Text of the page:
Your Guide to Losing a Loved OnePeter Hamilton
Losing a loved one is a difficult and sensitive time for any family. It is hard enough to cope with bereavement without the added stress of having to deal with the inevitable paperwork that follows. When someone passes away, it is crucial that their estate is dealt with by the distribution of their assets and the settling of any debts, known as ‘estate administration’. At Tinsdills, we provide a sympathetic and efficient service to try to make the process of estate administration as stress-free as possible. That is why we have created the following guide to help walk you through what to expect.
- Is there a Will in place?
a) If the deceased left a Will, the first step is to locate the Will, check that it is valid and that it has been correctly executed (a valid Will names the Executors, who are responsible for administering the estate on behalf of your loved one).
b) If the deceased did not leave a Will – i.e. a Will has not been created, the estate must be administered in accordance with the rules of intestacy. These rules are very rigid and govern who is entitled to administer the estate, known as the Administrators, and how the assets of the estate will be divided.
c) The Executors or Administrators are known as the Personal Representatives of the estate.
a) A valuation of the estate’s assets and liabilities will now need to be obtained. This will include writing to investment companies, banks, building societies and estate agents etc. to determine the exact assets and liabilities of the estate at the date of death of your loved one.
- Preparation of Documents
a) Now that a valuation of the estate has been obtained, a HMRC Inheritance Tax return will need to be completed to report the value of your loved one’s estate to HMRC. The estate will either have Inheritance Tax to pay or it will be what is known as an ‘excepted estate’, where Inheritance Tax is not due.
b) At the same time, the relevant application form needs to be completed, which brings together the information collected in relation to your loved one and the Personal Representatives of the estate, as well providing general details regarding the estate.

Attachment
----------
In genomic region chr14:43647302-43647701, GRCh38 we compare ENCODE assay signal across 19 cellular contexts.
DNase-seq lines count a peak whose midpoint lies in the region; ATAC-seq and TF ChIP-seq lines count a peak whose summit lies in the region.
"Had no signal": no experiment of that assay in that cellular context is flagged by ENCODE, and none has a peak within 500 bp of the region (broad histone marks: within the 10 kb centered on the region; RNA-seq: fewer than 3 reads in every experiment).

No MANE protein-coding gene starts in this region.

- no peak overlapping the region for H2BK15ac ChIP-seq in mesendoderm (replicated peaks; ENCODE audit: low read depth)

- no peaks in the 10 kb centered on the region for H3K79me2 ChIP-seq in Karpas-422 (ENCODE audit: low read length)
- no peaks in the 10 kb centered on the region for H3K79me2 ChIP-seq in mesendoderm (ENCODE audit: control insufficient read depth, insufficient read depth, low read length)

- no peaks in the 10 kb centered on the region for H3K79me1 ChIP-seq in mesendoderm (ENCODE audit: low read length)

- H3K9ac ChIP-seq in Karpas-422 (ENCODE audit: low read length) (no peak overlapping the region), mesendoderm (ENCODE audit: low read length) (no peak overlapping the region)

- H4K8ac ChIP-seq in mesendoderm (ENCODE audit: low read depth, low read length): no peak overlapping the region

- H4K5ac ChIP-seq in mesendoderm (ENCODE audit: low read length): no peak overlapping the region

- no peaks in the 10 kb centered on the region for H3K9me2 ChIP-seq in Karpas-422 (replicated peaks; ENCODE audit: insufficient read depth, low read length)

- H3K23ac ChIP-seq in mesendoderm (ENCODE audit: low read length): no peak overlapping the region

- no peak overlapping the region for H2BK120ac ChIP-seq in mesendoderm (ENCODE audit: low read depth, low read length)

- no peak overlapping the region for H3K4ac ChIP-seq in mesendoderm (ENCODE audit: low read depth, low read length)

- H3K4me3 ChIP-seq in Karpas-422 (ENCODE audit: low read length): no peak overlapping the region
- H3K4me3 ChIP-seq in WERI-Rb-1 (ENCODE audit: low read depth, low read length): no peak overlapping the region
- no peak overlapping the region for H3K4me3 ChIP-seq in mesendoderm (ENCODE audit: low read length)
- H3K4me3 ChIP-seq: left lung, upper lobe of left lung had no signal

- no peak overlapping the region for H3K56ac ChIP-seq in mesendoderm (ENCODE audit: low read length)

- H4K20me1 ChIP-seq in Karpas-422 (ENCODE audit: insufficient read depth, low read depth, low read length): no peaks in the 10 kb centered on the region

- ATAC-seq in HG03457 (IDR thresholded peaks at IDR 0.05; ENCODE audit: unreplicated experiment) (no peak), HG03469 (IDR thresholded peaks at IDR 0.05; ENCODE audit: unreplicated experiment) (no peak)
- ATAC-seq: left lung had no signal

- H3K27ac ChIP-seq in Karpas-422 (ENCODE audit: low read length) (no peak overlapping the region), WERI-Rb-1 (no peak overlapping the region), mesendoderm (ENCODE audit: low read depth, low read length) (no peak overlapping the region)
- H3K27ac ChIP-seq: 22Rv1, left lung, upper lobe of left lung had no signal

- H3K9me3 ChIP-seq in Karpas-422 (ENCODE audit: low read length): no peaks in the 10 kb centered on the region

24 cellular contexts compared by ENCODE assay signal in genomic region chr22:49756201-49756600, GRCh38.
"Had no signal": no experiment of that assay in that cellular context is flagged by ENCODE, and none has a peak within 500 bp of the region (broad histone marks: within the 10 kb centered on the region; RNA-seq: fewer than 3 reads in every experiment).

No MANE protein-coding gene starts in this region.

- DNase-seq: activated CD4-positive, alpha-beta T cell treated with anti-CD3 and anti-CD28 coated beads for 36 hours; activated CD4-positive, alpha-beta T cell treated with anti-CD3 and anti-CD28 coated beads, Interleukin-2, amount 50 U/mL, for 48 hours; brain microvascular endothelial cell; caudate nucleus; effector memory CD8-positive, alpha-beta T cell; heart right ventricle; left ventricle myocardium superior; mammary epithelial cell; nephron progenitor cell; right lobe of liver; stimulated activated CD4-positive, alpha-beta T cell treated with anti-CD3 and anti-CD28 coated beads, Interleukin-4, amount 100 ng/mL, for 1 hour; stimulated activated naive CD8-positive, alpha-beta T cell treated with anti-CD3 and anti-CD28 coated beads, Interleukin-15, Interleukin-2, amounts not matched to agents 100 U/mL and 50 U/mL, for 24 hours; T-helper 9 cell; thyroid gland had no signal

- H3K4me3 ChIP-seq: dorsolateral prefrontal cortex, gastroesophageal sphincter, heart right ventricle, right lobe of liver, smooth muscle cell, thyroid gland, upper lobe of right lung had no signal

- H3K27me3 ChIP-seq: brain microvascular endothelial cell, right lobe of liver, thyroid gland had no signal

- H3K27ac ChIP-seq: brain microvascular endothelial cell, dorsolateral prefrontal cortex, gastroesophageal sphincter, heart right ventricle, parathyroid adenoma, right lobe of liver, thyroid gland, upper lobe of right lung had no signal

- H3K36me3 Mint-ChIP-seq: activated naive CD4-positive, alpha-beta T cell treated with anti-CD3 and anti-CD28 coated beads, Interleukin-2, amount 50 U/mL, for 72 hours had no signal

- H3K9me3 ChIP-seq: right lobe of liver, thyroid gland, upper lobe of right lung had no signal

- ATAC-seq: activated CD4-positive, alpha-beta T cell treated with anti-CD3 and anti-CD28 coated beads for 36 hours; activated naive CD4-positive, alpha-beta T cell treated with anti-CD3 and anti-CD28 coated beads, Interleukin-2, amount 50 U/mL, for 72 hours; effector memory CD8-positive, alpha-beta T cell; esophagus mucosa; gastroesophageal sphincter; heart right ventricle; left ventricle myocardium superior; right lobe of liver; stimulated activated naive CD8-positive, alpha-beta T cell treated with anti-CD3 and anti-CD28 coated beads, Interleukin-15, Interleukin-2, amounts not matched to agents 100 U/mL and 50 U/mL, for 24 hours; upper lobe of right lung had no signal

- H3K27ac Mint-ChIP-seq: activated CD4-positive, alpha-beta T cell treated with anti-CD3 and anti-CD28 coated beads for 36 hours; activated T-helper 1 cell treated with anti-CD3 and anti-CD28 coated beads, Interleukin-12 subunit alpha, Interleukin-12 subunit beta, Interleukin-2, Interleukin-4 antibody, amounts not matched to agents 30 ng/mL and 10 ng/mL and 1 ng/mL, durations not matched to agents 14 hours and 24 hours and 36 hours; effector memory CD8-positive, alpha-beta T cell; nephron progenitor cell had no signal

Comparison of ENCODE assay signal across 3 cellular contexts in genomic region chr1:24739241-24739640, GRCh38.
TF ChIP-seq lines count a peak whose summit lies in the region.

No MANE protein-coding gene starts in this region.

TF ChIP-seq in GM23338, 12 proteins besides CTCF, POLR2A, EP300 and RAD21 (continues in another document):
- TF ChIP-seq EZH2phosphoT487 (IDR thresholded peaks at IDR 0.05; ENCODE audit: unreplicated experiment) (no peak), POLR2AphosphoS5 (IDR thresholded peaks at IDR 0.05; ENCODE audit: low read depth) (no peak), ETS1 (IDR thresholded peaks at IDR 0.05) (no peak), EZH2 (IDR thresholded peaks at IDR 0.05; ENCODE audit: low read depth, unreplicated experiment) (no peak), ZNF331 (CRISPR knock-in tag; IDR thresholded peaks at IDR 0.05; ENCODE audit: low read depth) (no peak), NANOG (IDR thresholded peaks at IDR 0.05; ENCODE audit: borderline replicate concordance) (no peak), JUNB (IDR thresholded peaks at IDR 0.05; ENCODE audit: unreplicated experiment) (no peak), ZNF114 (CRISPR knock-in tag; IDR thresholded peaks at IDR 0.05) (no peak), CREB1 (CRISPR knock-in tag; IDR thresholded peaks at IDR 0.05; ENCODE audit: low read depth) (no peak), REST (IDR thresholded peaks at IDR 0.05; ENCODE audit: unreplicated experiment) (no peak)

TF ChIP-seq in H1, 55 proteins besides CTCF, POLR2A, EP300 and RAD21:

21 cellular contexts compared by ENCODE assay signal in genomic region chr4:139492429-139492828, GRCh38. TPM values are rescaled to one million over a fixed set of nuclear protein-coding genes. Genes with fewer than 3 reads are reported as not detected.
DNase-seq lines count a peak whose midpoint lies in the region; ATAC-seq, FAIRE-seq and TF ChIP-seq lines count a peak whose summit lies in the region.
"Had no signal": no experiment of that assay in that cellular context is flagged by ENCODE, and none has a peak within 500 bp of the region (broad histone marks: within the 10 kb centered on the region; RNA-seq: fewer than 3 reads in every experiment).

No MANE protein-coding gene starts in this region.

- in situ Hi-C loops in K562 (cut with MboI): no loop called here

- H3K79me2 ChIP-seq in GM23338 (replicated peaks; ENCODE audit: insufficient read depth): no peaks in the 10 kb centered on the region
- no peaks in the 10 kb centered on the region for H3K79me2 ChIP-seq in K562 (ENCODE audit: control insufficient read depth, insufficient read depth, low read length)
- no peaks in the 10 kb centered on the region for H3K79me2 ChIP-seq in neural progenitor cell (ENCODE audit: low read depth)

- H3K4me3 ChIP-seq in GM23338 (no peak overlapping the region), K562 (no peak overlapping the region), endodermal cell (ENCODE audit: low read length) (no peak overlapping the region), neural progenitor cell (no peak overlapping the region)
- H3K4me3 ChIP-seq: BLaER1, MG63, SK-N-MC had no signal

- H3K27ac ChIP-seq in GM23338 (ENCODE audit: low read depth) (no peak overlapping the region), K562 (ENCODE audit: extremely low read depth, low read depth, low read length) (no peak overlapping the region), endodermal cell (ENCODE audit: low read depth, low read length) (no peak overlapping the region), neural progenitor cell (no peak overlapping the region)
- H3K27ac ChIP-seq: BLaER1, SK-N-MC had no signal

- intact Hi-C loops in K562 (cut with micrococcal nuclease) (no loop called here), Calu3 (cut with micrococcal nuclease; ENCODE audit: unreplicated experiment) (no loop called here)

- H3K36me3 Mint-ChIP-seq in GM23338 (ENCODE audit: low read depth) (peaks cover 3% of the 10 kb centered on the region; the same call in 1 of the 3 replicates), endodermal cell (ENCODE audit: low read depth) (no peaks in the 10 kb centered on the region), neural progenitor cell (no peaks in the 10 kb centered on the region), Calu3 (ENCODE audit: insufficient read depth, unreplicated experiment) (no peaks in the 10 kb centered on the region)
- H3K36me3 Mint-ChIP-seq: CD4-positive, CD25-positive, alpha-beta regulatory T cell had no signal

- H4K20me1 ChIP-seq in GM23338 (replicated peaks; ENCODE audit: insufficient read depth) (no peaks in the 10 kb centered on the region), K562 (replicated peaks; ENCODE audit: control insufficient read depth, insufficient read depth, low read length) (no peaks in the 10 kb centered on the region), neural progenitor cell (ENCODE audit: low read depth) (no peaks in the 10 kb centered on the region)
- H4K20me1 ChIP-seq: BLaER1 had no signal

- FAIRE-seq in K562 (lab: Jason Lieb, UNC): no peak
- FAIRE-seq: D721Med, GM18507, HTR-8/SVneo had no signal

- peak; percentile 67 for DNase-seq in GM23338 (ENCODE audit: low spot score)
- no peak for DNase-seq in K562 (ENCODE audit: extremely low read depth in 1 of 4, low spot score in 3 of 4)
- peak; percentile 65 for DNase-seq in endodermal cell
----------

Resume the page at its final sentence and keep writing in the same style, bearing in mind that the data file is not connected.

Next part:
c) The Inheritance Tax return and probate application form then need to be signed by the Personal Representatives. If there is a valid Will in place, the application to the probate registry will be for a Grant of Probate. If there is not a Will in place, the application to the probate registry will be for Letters of Administration.
- Filing of Documents
a) Once signed by the Personal Representatives, the Inheritance Tax return and application form need to be filed at the probate registry, along with the original Will, two copies of the original Will (if applicable) and your loved one’s death certificate. There will also be a fee due to the probate registry for them to process the application.
b) If Inheritance Tax is due on the estate, the application form will generally be submitted once the Inheritance Tax has been paid or an arrangement has been agreed with HMRC regarding payment.
- Issuing Grant of Probate or Letters of Administration
a) Once the Grant of Probate or Letters of Administration has been granted by the probate registry, the Personal Representatives will have the formal authority to administer the estate.
- Settling the Estate
a) The Personal Representatives must now collect in the assets of the estate and pay any remaining debts or other expenses.
b) All money from assets such as insurance policy claims, balance of bank and building society accounts and proceeds from the sale of shares or property should be collected in.
c) When all assets have been collected in, any remaining debts of the estate should then be paid.
d) The Personal Representatives should then prepare the estate account. This account should include a breakdown of the total assets, liabilities, fees and administration expenses of your loved one’s estate.
- Distribution of the Estate
a) Once all debts of the estate have been paid, the Personal Representatives should now distribute the estate in accordance with the terms of the Will or the rules of intestacy.
b) Once the Personal Representatives can confirm that all monies have been accounted for within the estate, the estate administration is complete.
Tinsdills are highly experienced in estate administration matters and can deliver expert advice on your next steps. No matter what the circumstances, we will help you throughout this process.
If you would like to discuss estate administration matters in any further detail, please do not hesitate to contact Tinsdills’ highly experienced Wills, Trusts and Probate solicitors who will be pleased to assist you.